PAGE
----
Hello all and welcome back to the Excel Tip of the Week! This week, we have a Creator level post in which we’re going to look at how to use Power Pivot to filter or calculate on a list of active contracts, when given just the start and end dates. This same approach can of course be applied to any data with start and end dates – be it employment terms, contracts, or more specific applications like hotel stays or population tracking.
We will start by working with this list of contracts and their start/end dates:
We want to make a simple timeline slicer that will allow us to select any period, and then return a filtered list of which clients’ contracts were active during that period.
To do this, we first insert a Calendar table based on our data – this is done from the Power Pivot window, Design => Date Table => New. This automatically creates a list of every data from the beginning of the earliest year in our data, to the end of the last. This is the list we will use for our Timeline. In this case, we don’t actually need to connect our Calendar to the main data table (which is called Contracts).
Now, we will build a Measure that will return a result for each row telling us whether or not that contract is active during the currently selected period. It looks like this:
InScope:=IF(MIN([Active from])<=MAX('Calendar'[Date]) && MIN([Active to])>=MIN('Calendar'[Date]),1,0)
(note that DAX uses && for the ‘and’ operation, unlike regular Excel which uses the AND function; the equivalent of OR is ||)
This works because the timeline slicer will be based on the Calendar table, and will filter which dates are included to only those in the selected period. We are checking whether the “active from” date falls before the end of the currently selected date range, and the “active to” date falls after the start of that range. It can be a little difficult to intuit that these are the necessary conditions for the contract’s active range to overlap our date period, but if you sketch out the possibilities on a piece of paper it should be clear that this is what we need.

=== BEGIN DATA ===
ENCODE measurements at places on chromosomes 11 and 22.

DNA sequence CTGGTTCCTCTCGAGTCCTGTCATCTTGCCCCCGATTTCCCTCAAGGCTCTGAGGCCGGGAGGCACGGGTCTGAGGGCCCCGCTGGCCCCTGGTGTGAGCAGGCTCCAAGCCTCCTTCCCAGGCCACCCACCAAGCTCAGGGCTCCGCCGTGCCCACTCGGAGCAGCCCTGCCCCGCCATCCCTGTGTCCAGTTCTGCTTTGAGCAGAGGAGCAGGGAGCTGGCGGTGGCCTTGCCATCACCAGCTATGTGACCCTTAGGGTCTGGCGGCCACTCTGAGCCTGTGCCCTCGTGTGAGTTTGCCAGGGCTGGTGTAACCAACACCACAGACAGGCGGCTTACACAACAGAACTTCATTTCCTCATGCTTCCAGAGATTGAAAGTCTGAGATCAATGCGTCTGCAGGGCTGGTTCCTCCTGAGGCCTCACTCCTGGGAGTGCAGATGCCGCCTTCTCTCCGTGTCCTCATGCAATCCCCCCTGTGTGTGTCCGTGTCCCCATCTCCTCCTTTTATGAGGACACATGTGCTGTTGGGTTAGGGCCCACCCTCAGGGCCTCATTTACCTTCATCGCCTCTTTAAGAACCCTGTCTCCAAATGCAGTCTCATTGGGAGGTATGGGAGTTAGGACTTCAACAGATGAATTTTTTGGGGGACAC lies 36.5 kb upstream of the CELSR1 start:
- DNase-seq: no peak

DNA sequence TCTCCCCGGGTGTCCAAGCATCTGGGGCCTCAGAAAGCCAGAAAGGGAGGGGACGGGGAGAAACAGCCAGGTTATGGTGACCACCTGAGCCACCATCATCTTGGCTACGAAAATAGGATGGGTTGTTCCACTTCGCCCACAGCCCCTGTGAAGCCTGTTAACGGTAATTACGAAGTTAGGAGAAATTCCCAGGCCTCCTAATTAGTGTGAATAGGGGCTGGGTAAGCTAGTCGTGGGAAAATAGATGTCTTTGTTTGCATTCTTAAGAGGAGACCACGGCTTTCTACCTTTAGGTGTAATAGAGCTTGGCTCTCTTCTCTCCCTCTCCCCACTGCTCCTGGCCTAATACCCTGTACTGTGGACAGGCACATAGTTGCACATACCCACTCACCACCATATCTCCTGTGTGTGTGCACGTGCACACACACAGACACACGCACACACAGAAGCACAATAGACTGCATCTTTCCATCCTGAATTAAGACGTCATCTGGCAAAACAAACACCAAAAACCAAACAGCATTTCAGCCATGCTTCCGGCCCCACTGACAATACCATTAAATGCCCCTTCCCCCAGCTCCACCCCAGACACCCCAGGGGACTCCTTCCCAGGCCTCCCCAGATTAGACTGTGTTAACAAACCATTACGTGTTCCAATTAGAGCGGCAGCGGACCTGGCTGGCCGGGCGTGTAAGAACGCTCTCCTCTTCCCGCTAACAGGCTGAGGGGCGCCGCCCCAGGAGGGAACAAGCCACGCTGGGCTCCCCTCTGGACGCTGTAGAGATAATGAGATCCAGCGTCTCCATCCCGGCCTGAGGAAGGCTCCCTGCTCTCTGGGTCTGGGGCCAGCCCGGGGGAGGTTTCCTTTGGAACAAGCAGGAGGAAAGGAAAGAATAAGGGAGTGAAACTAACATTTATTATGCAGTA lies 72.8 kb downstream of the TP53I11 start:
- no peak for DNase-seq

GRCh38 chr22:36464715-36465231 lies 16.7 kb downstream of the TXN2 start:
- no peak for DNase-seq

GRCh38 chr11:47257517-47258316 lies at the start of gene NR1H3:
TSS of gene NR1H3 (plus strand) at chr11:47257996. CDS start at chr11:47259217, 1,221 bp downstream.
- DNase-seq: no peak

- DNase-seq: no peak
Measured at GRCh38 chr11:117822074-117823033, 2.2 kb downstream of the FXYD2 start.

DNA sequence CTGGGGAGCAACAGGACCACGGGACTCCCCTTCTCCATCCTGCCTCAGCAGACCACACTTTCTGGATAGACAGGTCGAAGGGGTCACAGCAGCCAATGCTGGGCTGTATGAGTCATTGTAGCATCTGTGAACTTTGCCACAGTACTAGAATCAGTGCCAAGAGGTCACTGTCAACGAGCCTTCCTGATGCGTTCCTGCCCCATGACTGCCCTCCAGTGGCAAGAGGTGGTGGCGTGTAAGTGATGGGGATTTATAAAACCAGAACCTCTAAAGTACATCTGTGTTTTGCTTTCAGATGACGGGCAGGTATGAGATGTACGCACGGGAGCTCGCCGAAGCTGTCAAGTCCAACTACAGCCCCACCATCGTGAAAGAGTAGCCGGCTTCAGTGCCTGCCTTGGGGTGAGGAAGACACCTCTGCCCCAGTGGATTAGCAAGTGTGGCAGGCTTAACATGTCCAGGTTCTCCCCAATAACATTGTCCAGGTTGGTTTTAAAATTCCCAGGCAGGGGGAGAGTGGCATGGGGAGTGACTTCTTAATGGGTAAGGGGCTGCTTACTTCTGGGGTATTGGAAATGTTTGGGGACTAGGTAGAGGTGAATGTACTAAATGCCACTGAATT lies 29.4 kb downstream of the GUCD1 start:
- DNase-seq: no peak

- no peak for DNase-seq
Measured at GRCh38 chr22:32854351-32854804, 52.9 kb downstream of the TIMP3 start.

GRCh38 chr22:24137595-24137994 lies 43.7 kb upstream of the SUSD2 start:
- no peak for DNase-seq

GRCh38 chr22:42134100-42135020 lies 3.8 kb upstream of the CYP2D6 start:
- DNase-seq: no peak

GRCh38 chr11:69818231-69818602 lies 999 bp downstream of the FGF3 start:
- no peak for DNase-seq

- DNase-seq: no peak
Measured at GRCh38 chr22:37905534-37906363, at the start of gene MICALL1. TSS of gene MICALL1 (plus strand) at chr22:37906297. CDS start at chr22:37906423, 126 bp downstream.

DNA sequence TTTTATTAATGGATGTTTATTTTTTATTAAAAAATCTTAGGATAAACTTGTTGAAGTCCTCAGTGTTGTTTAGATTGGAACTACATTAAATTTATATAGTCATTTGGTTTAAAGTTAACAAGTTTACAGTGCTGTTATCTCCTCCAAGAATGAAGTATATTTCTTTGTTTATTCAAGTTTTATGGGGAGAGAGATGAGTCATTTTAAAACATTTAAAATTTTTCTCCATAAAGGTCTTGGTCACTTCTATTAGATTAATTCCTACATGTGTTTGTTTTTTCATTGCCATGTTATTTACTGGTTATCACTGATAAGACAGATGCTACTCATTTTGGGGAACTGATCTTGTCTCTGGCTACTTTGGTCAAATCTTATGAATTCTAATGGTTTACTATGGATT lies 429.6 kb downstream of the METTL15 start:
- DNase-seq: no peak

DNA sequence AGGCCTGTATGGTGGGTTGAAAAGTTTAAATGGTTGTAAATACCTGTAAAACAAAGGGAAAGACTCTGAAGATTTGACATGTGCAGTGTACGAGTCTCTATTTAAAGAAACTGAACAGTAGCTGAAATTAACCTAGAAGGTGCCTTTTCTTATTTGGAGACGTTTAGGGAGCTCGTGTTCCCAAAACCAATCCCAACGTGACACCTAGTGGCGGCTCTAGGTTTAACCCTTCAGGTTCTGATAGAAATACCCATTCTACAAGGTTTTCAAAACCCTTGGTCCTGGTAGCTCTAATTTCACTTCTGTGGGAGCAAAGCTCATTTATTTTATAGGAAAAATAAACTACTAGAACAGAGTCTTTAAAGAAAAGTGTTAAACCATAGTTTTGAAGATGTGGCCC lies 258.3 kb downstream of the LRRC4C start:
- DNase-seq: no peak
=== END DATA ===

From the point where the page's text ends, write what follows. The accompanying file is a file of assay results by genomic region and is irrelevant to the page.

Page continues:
This Measure can now be added to a simple Pivot with a timeline slicer, and we can apply a Value filter that requires the result to be 1:
As we can see here, contracts A, D, and H were live during 2019.
What about if we want to do something else with our data – for example, return a count of active contracts on a specific date, or create a revenue chart? That’s what we’ll look at next. We’ll use this chart of data:
We are aiming to make a monthly summary of how many contracts are active that month, and the total revenue due. That means we will need to make two measures.
Our general approach will be to use the DAX FILTER function to filter the table (this one is called RevenueData), and then calculate what we need to from the results. Let’s start with the number of active contracts:
Active contracts:=COUNTROWS(FILTER(RevenueData, [Start month]<MAX('Calendar'[Date]) && [End month]>MIN('Calendar'[Date])))
The inputs of the FILTER should look familiar from before. This will return a filtered version of the table for each value in our Pivot; we then just use the COUNTROWS function to figure out how big that is.
For our second part, we need to show the monthly revenue. We can use a SUMX to calculate this, but to include the FILTER, this needs to be wrapped in a CALCULATE function – which essentially tells Excel to calculate our SUMX function under the filtering schema we specify. The end result is this Measure:
Total revenue:=CALCULATE(SUMX(RevenueData, [Monthly revenue]), FILTER(RevenueData, [Start month]<Max('Calendar'[Date]) && [End month]>MIN('Calendar'[Date])))
And we can then add both of these into a Pivot:
Note that, because we have monthly revenue figures in our original table, and haven’t built anything that checks, while this Measure will work so long as our row labels are months, if we changed it to eg quarters, the Total revenue measure would no longer work – it would instead show the total of the monthly amounts for all the contracts that were active during each quarter.
You can check out both examples in the accompanying file.
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